Indian Inventions You Probably Never Knew About

Indian Inventions You Probably Never Knew About

From plastic roads to the world’s smallest satellite—these are some of the most innovative ideas to come out of India!

As home to one of the oldest civilizations in the world, India has contributed tremendously to the technological development of the world. Some of the most important inventions that originated in ancient India are the concept of the number “zero”, the game of chess and even the first known accounts of plastic surgery. 

Much like in the past, the country is still deeply intertwined with innovation. If you are curious about what the country has to offer, here is a list of some of the more recent Indian inventions that deserve more recognition. 

Plastic roads

In 2001, Chemistry Professor Rajagopalan Vasudevan was looking for a way to effectively dispose of plastic waste. So, he came up with the idea of spraying dry shredded plastic on gravel or bitumen (a mixture of hydrocarbons) which were then heated to 170 degrees to make the plastic fuse with the gravel/bitumen. Vasudevan added this material to molten tar and built the road of his college campus. In doing so, he realized that this new material could hit two birds with one stone: it could create sturdy, pot-hole-proof roads while reusing plastic waste. His invention has since been used to create plastic roads in multiple Indian cities including Pune, Lucknow and Indore. Vasudevan has been awarded a Padma Shri award in 2018, one of the highest civilian honors in the country. 

Edible cutlery

While you may have heard of edible cutlery before, its origins lie in India. The inventor, Scientist Narayana Peesapati, came up with the idea for edible cutlery when he was on a flight and saw a fellow passenger use the Indian snack khakra (a thin cracker) as a spatula. Peesapati was acutely aware of the impact of plastic waste on the environment and also the human body. And so, in 2010, he created his own cutlery company called Bakley’s and began producing a range of edible cutlery made up of sorghum. These spoons come in a wide variety of flavors including— sugar, ginger-cinnamon and cumin.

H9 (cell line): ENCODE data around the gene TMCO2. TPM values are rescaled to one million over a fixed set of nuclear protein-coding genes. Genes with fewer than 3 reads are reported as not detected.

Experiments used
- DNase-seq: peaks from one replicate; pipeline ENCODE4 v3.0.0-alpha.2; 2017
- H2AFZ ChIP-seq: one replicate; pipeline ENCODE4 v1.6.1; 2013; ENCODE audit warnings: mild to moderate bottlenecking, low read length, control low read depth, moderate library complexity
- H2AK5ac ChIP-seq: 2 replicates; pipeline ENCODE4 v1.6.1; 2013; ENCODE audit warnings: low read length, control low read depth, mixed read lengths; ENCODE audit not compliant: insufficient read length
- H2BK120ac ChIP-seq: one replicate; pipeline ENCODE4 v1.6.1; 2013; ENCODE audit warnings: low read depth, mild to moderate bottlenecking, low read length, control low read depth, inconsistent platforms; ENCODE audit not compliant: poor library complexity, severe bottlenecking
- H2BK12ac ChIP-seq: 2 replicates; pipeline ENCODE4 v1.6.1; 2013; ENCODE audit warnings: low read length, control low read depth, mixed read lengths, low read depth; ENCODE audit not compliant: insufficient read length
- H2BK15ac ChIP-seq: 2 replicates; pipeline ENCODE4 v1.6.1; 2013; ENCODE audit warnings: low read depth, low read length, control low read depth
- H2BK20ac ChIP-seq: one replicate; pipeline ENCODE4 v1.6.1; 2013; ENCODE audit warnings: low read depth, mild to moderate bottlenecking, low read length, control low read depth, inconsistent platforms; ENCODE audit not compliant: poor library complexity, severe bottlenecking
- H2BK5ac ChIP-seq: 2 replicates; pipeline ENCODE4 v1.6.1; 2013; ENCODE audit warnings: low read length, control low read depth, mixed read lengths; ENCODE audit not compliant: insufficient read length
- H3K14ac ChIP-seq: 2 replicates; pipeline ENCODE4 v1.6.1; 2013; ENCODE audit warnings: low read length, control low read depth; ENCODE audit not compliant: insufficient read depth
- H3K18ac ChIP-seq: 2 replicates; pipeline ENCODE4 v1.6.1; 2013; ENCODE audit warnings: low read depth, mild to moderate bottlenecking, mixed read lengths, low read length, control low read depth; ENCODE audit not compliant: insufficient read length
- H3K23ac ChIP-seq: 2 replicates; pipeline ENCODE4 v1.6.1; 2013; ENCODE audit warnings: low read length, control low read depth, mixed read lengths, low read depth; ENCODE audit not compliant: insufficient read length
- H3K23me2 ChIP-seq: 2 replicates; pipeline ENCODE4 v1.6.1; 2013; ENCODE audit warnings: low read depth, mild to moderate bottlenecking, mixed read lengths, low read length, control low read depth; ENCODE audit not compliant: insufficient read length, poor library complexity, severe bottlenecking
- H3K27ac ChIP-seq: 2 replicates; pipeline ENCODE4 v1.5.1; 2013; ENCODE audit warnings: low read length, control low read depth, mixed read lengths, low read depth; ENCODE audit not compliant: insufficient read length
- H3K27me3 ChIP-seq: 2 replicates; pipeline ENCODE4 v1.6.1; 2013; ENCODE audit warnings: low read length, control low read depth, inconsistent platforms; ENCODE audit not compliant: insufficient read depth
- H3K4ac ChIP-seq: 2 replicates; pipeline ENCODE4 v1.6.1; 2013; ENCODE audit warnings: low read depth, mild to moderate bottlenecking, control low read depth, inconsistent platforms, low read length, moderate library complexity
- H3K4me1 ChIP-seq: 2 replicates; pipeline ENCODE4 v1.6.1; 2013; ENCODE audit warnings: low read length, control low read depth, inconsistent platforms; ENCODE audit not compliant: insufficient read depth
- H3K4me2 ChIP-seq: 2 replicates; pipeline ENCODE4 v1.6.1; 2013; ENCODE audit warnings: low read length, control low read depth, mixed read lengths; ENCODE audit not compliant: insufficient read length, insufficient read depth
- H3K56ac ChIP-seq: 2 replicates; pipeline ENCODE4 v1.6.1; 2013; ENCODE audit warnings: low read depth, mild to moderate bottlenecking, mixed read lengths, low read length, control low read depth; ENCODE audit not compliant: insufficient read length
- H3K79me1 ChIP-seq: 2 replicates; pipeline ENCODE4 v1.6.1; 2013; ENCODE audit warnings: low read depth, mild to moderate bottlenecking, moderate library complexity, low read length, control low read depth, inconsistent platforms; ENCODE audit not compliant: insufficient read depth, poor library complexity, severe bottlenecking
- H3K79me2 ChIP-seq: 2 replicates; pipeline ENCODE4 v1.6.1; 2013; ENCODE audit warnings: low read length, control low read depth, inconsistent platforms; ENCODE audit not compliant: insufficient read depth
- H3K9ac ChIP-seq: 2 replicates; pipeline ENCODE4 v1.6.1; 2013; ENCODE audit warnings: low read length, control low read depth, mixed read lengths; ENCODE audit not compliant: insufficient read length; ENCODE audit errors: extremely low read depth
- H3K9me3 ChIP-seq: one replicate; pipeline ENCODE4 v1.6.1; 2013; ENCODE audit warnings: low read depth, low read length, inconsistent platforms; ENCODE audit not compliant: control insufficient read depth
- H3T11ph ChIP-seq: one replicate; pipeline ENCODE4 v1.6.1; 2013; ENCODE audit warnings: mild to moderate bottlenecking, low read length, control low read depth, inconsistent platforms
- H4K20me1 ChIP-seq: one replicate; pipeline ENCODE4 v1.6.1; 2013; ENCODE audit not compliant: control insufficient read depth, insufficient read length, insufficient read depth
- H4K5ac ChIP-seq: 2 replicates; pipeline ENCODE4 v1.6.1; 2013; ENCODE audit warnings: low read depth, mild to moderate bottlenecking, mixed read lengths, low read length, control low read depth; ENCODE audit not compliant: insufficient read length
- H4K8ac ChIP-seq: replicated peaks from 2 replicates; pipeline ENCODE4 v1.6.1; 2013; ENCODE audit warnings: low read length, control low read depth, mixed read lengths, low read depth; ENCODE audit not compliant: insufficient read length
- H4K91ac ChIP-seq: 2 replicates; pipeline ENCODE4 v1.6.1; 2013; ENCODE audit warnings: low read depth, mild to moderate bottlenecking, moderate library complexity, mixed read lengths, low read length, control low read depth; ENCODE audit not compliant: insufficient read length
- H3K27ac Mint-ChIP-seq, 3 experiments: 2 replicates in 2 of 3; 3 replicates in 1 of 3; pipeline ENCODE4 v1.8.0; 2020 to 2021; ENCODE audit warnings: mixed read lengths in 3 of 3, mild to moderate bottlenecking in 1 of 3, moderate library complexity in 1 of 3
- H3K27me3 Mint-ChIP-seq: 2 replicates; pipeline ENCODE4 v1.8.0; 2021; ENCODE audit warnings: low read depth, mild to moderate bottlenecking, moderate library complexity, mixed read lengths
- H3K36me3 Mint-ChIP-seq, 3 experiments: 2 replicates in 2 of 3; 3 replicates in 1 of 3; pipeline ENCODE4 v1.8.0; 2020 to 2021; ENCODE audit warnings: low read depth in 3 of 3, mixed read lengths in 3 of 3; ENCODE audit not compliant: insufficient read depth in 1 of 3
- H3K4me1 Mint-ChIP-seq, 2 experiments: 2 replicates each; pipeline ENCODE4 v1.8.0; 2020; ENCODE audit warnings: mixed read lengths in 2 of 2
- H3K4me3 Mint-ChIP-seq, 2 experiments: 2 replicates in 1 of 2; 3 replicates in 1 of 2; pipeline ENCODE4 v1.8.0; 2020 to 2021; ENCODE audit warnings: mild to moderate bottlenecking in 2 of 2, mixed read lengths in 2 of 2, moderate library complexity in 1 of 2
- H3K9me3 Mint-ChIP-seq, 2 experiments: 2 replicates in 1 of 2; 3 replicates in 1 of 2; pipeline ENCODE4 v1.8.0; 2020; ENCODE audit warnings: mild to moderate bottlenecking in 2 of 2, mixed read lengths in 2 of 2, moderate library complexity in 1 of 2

Goggles for the blind

In 2017, a grade 11 student, Anang Tadar, invented Goggles for the Blind (also called G4B) to help the visually impaired safely navigate their surroundings. These goggles use ultrasound and infrared sensors to help blind people detect objects within two meters of them. Whenever an obstacle is detected, a beep is emitted from the goggles’ audio output to alert the user of its presence. Tadar’s invention got him the attention of the National Innovation Foundation (NIF) and the United Nations International Children’s Emergency Fund (UNICEF). Both of these organizations urged him to make more prototypes in the hopes of launching the product into the market. 

Since then, Tadar has been working on developing various models of these goggles, he hopes to create a cost-effective version of the goggles to provide equal access to the tech to people from various backgrounds. 

Low-cost artificial voice box 

Image courtesy of Aum Voice Prosthesis’ Facebook page

Throat cancer patients who lose their voice typically have to spend anywhere between INR 20,000-25,000 (US$243-US$303) to get an artificial voice box. However, the cost of the product drastically came down with the entry of the Aum voice prosthesis created by Oncologist Dr. Vishal Rao in 2015. This prosthetic voice box sends air from the lungs to the food pipe, making it vibrate as a voice box would. The Aum voice prosthesis costs INR 50 (US$0.61) and requires a short 15-minute surgery to be fitted inside the patient’s throat. 

After first creating the product, Rao and his business partner Shanker Mahesh co-founded the startup Innaumation in 2017. The product’s price has gone up over the years, and as of 2020, it costs INR 3000 (US$36.46), but this price is still 85% lower than other prostheses in the market. The product now also comes with a range of accessories, like guide wires (wires used to manever surgical equipment inside the body), a secondary inserter, a brush and an inserter hard gel (refer to the image). 

World’s smallest satellite 

The U.S. National Aeronautics and Space Administration (NASA) launched the smallest satellite in the world in 2017. This satellite was designed by an 18-year-old Indian student, Rifath Sharook, and his team named “Kalamsat” —named after the former Indian President APJ Abdul Kalam. The satellite weighed around 64 grams and was made up of reinforced carbon fiber polymer and was created using 3D printing technology. According to Sharook, the main aim of the project was to demonstrate the performance of carbon fiber polymer. It was also equipped with a nano Geiger Muller counter (an instrument used for detecting radiation) to measure the radiation levels in space. 

These are only a few of the many inventions that India is responsible for. India has risen to the 40th position in the Global Innovation Index as of 2022, which is a giant leap forward considering that it ranked 81st in 2015. It has also been ranked the number one innovator in Central and Southern Asia. Suffice it to say, India’s innovative future looks bright, and we can expect to see even more groundbreaking inventions from the country in the years to come.

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Header image courtesy of Freepik.


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